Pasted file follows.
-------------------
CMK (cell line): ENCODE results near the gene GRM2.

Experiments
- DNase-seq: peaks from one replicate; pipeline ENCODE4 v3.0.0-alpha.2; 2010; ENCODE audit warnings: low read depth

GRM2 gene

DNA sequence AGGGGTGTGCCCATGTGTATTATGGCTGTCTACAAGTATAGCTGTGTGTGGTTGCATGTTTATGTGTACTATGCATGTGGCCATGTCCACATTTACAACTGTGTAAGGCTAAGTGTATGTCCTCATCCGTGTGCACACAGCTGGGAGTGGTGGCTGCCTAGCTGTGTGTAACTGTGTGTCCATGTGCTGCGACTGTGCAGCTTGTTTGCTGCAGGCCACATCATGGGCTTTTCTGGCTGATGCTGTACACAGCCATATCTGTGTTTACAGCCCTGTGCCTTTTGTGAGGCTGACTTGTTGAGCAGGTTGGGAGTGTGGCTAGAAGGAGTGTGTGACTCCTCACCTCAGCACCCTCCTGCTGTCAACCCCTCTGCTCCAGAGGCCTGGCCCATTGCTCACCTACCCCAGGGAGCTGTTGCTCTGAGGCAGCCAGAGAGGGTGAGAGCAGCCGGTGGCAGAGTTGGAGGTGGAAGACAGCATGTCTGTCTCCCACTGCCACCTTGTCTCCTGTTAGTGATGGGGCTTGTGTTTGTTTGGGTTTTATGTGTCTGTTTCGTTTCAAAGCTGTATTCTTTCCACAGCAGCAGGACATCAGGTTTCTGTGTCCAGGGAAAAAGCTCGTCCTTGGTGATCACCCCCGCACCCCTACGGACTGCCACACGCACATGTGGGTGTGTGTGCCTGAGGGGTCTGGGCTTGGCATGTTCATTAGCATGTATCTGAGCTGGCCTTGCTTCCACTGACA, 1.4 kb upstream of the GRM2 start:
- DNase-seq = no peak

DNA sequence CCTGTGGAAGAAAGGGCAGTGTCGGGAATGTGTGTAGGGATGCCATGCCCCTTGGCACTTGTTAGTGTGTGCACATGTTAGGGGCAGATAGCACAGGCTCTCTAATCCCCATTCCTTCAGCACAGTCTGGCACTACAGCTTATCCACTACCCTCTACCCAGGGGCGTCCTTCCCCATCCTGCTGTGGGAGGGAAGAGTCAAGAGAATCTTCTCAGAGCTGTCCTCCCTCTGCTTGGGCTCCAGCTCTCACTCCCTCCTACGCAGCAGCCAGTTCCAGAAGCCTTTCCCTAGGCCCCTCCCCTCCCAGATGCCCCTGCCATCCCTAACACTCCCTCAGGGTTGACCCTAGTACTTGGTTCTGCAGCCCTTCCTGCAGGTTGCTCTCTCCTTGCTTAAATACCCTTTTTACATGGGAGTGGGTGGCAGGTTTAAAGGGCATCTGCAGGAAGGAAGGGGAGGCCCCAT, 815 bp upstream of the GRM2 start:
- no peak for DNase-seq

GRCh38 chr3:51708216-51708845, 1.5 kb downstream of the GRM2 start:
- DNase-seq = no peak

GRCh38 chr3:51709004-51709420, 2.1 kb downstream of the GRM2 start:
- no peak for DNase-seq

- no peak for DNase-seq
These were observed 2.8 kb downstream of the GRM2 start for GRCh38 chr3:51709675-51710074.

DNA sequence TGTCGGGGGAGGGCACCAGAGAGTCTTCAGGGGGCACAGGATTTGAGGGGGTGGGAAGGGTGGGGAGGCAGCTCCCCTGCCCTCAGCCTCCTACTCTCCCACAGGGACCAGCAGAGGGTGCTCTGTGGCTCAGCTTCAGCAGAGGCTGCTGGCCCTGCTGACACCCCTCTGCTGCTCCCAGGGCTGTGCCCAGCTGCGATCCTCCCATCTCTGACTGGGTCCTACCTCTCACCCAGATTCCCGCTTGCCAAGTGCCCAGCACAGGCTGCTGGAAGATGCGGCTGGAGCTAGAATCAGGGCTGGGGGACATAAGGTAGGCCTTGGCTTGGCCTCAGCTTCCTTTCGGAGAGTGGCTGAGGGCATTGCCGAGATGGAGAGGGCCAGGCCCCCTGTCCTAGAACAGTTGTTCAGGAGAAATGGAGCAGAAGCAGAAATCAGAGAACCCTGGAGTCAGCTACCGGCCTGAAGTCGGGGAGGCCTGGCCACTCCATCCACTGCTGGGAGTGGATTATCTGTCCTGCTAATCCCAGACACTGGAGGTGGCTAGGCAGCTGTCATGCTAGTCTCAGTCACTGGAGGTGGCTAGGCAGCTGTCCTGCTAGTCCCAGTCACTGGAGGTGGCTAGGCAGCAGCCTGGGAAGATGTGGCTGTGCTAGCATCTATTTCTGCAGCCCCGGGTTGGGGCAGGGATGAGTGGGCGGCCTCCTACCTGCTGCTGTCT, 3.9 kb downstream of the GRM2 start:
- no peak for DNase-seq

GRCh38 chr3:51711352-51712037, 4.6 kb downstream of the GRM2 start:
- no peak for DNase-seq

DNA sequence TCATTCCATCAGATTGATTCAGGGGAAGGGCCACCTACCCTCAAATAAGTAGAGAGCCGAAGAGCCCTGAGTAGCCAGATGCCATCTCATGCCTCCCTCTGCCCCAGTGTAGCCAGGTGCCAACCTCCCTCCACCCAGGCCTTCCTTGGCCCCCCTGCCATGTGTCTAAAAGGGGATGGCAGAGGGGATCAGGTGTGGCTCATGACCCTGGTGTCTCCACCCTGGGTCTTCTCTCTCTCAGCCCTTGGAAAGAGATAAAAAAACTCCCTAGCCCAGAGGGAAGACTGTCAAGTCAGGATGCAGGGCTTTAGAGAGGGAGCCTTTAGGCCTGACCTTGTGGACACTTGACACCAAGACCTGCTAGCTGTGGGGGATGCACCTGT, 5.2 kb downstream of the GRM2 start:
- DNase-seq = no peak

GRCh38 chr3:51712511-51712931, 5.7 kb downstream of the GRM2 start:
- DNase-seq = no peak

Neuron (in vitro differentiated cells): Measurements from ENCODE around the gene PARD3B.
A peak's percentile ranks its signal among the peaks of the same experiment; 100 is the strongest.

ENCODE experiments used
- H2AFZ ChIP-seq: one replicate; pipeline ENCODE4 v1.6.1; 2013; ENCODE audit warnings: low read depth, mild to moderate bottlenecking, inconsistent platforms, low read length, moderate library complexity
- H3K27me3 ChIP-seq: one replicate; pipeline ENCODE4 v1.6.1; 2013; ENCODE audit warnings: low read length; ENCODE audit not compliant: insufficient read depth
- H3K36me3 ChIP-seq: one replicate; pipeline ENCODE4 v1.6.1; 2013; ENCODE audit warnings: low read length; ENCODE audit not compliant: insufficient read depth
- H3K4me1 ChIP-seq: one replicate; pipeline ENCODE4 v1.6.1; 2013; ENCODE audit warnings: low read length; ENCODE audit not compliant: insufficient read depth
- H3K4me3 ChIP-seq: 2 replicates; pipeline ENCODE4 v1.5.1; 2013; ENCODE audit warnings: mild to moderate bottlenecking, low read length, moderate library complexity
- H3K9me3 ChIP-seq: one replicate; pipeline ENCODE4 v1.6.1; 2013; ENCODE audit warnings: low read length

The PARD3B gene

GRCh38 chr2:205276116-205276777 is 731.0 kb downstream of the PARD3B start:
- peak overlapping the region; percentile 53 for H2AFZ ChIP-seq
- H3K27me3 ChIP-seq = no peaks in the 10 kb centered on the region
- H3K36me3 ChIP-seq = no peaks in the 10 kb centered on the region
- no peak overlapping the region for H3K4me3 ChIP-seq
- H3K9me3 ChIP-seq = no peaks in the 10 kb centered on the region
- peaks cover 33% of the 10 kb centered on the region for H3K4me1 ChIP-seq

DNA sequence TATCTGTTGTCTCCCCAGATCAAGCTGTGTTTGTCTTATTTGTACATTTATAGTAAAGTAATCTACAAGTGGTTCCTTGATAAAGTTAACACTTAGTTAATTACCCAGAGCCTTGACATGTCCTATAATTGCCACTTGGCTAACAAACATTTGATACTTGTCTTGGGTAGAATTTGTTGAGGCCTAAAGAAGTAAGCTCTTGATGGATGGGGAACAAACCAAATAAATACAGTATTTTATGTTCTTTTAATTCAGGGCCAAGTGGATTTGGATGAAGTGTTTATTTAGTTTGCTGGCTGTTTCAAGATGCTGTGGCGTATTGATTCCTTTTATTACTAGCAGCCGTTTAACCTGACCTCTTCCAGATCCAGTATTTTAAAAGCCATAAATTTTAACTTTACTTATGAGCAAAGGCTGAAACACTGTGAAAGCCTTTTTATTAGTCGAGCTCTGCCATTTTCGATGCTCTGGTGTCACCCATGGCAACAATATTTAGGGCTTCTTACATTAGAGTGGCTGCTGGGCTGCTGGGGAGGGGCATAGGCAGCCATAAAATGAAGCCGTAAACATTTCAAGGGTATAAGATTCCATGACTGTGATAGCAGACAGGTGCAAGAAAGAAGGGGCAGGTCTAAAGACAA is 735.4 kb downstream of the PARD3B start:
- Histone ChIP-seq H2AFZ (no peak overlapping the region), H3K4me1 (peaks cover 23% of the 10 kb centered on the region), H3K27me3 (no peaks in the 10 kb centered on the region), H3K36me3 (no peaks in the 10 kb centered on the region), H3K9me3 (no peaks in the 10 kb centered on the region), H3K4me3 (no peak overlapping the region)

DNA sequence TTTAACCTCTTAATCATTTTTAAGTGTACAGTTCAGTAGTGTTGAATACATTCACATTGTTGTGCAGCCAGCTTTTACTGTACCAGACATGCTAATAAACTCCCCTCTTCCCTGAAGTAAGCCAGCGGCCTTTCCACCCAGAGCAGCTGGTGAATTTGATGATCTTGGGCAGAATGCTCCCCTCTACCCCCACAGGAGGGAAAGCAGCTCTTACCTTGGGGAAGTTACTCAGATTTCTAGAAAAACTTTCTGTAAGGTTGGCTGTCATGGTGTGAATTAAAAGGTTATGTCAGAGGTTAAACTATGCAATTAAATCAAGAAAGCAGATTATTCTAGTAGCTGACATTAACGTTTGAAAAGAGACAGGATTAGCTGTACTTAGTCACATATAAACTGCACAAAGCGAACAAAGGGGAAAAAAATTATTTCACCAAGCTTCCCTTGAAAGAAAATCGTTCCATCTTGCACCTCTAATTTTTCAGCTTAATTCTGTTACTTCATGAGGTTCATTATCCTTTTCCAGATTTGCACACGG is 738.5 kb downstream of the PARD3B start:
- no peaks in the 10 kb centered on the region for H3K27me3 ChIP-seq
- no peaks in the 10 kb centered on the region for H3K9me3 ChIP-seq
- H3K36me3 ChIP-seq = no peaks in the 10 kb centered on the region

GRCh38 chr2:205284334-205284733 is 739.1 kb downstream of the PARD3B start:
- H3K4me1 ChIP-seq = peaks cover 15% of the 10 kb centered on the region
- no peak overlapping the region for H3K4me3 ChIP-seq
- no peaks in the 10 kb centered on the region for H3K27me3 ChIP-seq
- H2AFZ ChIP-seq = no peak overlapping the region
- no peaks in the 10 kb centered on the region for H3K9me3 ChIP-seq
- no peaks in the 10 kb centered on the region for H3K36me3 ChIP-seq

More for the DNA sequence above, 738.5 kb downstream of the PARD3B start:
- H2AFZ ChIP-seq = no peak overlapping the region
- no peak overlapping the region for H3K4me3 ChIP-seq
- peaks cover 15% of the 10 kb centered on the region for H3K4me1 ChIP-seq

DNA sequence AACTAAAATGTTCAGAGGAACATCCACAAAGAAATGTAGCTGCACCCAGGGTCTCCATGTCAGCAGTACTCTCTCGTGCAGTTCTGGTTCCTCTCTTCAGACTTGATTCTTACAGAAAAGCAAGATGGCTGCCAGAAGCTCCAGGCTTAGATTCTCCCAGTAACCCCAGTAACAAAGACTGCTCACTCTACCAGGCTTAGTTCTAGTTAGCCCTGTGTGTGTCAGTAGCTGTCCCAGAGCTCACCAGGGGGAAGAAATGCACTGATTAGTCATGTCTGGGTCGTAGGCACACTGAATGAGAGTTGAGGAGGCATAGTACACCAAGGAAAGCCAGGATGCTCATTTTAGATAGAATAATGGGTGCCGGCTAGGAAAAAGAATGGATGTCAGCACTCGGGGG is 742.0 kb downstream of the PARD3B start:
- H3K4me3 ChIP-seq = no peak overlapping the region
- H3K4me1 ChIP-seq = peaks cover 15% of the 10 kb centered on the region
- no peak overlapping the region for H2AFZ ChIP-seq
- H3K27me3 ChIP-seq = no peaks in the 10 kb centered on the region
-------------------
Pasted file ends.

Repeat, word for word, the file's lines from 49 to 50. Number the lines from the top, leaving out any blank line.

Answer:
- no peaks in the 10 kb centered on the region for H3K27me3 ChIP-seq
- H2AFZ ChIP-seq = no peak overlapping the region